Large hands and small guitar neck?

Discussion in 'Guitars in General' started by Brian Scherzer, Jul 27, 2008.

  1. Brian Scherzer

    Brian Scherzer Staff Member

    Messages:
    5,140
    Joined:
    Jan 3, 2002
    I am wondering if there are some of you out there who have fairly large hands and have played guitars with thin necks. If so, what has your experience been like? Any problems? Any positives? I'll explain the question after some replies come in. I didn't want to bias the responses by giving what I think my own experience was.
     
  2. gkoelling

    gkoelling Member

    Messages:
    15,570
    Joined:
    Nov 25, 2005
    Location:
    In The Basement
    My hands are on the large side and I've never really had a problem with neck size.

    None of the necks I currently have are skinny but they aren't fat, either. I do have a All Parts TMO-FAT on one Tele. It's a monster but switching between that and my other guitars isn't a problem.

    I've seen quite a few guys with mitts for hands, you know, the guys with no neck, arms as big as your thigh and fat hands with stubby fingers, pick up mandolins and just rip like it's nothing.

    If a guy like that can handle a mando, why do guitar players obsess over neck size?


    Thanks
     
  3. Zuper

    Zuper Supporting Member

    Messages:
    1,465
    Joined:
    Aug 5, 2006
    Location:
    Lake Tahoe, CA
    I have very large hands and long fingers and prefer thinner necks with 1 5/8" nut width. I guess it's just because I grew up playing Fenders, so that's what I'm used to. I do like 12-strings with wider necks, though.
     
  4. Mark Ray

    Mark Ray We're Jammin' Gold Supporting Member

    Messages:
    4,200
    Joined:
    Jan 5, 2002
    Location:
    Knoxville, TN
    Hi Brian, you know that I'm a rather large fellow. 6'4", with fairly large hands. My favorite neck in years gone by was a '58 Junior with the big baseball bat carve. I used that to judge all others for years. Then I got my first PRS, CU22 with the wide-fat. It is very much like the Junior. Then I had a guitar built by a friend and I said "Measure the PRS and make it 10% bigger." He did, and it feels awesome to me! Then I ordered a Warmoth parts guitar because I wanted a Strat, and no Fender neck felt big enough for me to be comfortable. Finally, I had Ron Thorn carve the neck on #29 as "the biggest neck he's carved to date." Big, rounded profile.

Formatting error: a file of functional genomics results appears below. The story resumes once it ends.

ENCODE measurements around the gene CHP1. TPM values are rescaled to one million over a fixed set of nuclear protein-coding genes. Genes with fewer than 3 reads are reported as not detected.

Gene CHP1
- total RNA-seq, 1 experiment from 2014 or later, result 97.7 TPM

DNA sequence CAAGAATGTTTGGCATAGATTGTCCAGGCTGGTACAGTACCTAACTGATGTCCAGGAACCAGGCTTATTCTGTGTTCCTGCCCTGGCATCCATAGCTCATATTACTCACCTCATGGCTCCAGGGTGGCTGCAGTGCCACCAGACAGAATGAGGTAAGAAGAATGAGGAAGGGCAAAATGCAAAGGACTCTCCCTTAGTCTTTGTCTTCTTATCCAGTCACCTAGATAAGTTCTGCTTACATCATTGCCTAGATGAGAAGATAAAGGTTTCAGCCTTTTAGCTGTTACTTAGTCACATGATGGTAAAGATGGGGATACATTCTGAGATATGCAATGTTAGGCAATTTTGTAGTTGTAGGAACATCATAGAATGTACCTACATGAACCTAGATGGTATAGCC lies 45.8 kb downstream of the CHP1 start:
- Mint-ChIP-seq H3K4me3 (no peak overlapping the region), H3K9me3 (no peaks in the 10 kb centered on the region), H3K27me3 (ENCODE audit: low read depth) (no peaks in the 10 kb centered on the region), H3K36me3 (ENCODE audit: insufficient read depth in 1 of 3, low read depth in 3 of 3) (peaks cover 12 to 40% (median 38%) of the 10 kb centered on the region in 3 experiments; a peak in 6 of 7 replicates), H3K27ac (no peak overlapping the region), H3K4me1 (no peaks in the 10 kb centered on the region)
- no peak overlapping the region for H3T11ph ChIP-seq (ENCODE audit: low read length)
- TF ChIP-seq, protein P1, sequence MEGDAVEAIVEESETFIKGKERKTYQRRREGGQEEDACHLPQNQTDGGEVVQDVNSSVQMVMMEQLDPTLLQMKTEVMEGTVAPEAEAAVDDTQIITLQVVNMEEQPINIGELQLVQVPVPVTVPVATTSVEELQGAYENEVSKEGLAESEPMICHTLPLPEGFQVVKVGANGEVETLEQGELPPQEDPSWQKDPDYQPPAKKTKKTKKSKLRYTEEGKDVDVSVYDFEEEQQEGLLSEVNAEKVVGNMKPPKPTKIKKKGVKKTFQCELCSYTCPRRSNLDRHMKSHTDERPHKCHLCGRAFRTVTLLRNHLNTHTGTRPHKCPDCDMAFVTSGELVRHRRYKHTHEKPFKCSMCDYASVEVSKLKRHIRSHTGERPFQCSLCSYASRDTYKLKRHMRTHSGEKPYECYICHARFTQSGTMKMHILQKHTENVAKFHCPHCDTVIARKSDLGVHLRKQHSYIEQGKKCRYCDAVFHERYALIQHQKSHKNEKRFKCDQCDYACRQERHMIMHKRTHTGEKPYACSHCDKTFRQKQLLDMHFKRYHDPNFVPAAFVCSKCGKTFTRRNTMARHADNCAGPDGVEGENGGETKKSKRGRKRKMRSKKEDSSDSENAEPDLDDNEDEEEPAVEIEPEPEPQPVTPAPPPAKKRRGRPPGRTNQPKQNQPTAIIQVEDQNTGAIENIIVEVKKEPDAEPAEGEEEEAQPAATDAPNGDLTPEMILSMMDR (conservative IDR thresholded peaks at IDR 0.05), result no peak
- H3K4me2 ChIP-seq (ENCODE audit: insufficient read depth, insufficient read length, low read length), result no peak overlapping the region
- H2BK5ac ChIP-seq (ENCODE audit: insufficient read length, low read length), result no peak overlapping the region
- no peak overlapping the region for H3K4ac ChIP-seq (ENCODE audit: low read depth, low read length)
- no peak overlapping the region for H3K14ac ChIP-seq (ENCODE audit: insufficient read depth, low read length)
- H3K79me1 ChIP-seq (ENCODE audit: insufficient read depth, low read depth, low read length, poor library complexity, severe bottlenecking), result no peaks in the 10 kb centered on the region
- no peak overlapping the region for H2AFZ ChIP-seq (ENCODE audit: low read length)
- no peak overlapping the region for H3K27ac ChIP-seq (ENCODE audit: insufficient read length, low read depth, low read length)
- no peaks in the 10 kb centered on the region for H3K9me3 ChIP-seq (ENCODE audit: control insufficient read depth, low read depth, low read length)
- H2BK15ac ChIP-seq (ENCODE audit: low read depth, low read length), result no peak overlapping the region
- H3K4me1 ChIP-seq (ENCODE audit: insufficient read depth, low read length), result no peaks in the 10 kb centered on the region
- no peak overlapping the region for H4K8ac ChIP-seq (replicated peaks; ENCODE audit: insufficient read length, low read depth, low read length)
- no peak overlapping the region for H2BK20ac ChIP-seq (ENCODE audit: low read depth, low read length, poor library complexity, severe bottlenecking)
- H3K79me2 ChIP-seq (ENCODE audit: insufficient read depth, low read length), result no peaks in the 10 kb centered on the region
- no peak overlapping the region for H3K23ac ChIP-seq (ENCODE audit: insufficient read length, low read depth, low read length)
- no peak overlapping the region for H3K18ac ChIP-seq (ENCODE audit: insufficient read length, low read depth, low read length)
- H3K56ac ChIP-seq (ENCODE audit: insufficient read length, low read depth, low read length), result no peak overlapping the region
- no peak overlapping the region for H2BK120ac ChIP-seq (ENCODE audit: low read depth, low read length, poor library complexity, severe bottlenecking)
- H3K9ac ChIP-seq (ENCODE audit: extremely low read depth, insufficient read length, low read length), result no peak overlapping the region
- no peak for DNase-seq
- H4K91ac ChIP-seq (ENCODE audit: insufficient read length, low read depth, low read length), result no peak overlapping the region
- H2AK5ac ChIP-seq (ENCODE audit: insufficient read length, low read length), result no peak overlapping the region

It took me a few years, but I found that thinner, and medium necks ended up giving me hand cramps after an hour or so. I had a '96 CU24, just a beautiful guitar in every way, with the wide thin neck. Didn't play it because of that.

    Sorry for rambling. The bottom line is I need a wide, fat-back style neck for my playing comfort. I also think a guitar gets a bit more tone with more wood in the neck, but of course that theory has supporters and naysayers like everything else concerning guitars.

    ps-Both of my Warmoth Strats have the fatback carve and 1 3/4" nut widths

    Mark
     
  5. belair

    belair Member

    Messages:
    408
    Joined:
    Jul 14, 2008